The journey of every NFL draft pick is different. Some culminate in reaching the highest of highs: Selected as an All-Pro, winning a Super Bowl, or being MVP. Others are not so lucky but still manage to carve out serviceable careers as decent players. Some flame out within a few years. Of all the possible results for a draft pick, being a “draft bust” has to be considered among the worst. Being a bust means you didn’t just have a poor career — it means you had a poor career despite sky-high expectations. But what happens when NFL draft busts leave the league? Let’s take a look at five of the biggest busts ever and see where they are now.
In 2000, experts regarded Penn State defensive lineman Courtney Brown as one of the top defensive players in football. The Cleveland Browns made him the first overall pick in that April’s NFL draft.
Unfortunately for Cleveland, Brown never lived up to his earlier promise of greatness. Unlike his defensive teammate at Penn State, LaVar Arrington, Brown didn’t even muster a few decent seasons. He was out of the league by 2005, and he is currently known for his missionary work.
Steve Emtman was the number one overall pick of the Indianapolis Colts in 1992. He was a standout defender in college at Washington, finishing fourth in the Heisman voting at one point. Emtman’s pro career didn’t pack the same punch, however. He played in only 50 games over six seasons for the Colts, Dolphins, and Redskins. Today, after dabbling in the construction business he now runs a property management firm.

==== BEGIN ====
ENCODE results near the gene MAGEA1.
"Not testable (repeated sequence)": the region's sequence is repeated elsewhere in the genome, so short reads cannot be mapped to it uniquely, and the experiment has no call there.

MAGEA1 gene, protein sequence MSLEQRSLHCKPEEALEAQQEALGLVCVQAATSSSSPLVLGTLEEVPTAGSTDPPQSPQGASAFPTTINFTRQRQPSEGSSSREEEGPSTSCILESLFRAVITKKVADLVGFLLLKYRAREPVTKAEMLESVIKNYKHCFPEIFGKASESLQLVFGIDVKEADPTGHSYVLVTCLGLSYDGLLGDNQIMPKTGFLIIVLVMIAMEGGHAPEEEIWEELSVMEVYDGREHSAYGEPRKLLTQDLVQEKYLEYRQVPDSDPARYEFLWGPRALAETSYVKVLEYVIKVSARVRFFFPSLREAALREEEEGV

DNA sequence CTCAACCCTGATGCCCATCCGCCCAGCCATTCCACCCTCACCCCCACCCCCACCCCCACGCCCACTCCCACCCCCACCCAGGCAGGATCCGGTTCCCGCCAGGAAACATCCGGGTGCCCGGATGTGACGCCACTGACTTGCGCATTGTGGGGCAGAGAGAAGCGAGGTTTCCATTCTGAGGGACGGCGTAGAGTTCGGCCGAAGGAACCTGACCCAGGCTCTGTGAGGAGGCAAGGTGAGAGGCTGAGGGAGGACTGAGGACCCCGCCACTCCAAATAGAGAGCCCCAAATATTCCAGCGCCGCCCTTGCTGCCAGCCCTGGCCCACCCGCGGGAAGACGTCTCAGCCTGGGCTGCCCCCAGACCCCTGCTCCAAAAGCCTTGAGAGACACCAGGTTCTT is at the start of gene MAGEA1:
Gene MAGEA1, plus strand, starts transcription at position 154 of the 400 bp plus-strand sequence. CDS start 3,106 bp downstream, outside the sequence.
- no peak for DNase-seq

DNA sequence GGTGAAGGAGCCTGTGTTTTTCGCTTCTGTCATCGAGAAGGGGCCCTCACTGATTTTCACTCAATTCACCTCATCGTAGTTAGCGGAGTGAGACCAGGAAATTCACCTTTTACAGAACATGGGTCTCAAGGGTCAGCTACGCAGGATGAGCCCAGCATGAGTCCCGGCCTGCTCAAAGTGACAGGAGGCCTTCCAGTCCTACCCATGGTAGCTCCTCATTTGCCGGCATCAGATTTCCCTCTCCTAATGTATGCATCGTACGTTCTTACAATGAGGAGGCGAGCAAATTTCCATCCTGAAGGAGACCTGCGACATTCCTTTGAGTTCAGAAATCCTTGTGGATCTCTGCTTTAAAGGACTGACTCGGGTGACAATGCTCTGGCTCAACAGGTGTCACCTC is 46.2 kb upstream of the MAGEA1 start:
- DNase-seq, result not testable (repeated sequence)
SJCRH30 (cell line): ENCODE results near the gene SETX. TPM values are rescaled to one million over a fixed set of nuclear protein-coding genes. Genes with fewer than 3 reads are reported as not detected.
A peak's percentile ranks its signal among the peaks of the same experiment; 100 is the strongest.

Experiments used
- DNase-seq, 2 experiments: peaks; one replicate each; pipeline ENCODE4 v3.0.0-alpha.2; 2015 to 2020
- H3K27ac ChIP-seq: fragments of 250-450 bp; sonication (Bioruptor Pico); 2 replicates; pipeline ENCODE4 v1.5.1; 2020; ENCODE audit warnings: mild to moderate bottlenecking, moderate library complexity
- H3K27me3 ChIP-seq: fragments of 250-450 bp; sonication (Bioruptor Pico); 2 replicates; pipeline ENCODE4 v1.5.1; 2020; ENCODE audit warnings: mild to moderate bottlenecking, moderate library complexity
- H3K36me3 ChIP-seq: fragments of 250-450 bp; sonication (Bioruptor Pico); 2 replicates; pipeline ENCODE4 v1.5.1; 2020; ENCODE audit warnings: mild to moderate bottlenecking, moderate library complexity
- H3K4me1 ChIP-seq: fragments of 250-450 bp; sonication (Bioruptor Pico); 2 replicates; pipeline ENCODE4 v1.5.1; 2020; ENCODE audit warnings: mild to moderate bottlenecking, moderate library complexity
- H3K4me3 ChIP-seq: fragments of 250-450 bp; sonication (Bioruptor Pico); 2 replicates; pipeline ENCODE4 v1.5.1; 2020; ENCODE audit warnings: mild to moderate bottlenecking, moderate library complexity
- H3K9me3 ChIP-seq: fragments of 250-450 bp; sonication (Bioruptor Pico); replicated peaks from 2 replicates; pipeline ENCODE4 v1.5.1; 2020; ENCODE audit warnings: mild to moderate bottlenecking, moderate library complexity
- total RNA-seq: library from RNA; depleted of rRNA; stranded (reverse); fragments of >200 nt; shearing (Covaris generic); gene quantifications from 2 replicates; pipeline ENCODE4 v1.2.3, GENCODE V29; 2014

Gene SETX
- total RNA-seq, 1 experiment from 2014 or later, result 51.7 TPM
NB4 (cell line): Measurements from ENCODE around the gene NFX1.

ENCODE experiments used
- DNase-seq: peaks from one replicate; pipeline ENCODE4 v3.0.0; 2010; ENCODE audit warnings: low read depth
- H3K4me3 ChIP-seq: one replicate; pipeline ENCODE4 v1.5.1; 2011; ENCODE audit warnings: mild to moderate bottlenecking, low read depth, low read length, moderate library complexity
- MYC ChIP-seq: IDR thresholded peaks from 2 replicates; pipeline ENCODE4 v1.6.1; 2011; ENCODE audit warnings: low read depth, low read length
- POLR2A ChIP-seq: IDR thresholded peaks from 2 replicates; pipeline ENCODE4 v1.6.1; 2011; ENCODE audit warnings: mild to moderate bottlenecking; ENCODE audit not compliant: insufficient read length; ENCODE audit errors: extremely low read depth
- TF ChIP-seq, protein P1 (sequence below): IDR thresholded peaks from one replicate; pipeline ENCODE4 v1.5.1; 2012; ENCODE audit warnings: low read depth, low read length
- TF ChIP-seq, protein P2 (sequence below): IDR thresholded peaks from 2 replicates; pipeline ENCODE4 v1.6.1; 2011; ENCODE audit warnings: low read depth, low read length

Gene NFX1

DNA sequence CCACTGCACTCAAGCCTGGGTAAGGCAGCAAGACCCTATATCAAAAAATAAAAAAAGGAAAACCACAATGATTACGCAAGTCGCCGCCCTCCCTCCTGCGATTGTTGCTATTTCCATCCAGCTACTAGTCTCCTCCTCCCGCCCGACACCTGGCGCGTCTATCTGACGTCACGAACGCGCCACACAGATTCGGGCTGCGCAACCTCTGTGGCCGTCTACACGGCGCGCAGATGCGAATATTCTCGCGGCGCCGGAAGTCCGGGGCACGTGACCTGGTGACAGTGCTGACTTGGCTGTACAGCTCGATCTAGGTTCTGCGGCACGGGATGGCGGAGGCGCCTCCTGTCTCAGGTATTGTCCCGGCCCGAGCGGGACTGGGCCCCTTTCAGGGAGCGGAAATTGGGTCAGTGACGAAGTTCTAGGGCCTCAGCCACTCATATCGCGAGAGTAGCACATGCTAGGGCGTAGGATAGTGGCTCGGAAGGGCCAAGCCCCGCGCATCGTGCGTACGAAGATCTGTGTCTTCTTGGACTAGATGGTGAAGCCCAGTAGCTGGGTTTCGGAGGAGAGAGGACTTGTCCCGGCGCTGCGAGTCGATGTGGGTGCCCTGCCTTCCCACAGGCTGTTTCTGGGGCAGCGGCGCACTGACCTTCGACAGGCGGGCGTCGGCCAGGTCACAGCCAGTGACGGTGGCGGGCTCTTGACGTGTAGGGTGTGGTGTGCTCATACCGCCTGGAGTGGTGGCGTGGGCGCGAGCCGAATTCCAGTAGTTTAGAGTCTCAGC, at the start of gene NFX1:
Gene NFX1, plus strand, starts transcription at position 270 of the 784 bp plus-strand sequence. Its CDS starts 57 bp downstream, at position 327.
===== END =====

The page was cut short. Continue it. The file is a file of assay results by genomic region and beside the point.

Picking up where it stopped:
When the Browns returned to the NFL in 1999, they planned to do it behind Kentucky QB Tim Couch, their first overall pick that year. While Couch wasn’t terrible for his entire tenure in Cleveland — he led them to a playoff birth — an injury led to a QB battle with Kelly Holcomb before he received his outright release.
Couch didn’t have the worst career of all time, but based on his draft position, Browns fans had higher expectations for him. That’s why he gets the NFL draft bust label. Nowadays Couch continues to keep tabs on the Browns from his home in Kentucky, where he played his college ball. He also does some television work during Browns games.
Russell was lights-out in college. He went 21-4 for an outstanding set of LSU teams. He played so well he left college early, forgoing his senior year to try his luck at the draft. He went No. 1 overall to the Oakland Raiders, and he went on to be one of the worst NFL draft busts in history. Russell’s story doesn’t have a completely unhappy ending, however.
According to the Big Lead, Russell discovered a passion working with quarterbacks at the high school in his Alabama hometown. While he didn’t turn out to be the great NFL player many thought he was destined to become, he was able to give something back to the next generation of football players in his community.
There was significant debate among many intelligent football people, fans, and media members alike about whether the Colts should select Peyton Manning or Ryan Leaf with the first overall pick in the 1998 NFL draft. The Colts went with Manning, leaving the Chargers to select Leaf.
The question of what would have happened if the roles were reversed is one of football history’s great hypotheticals. Manning, of course, went on to become one of the game’s great quarterbacks, leading the Colts and Broncos to Super Bowl victories. Leaf went on to have an objectively terrible pro career, flaming out after a few seasons.
After having a rough go of it after football including a stint in prison, Leaf now works as an ambassador at a recovery community to help others avoid the mistakes he made.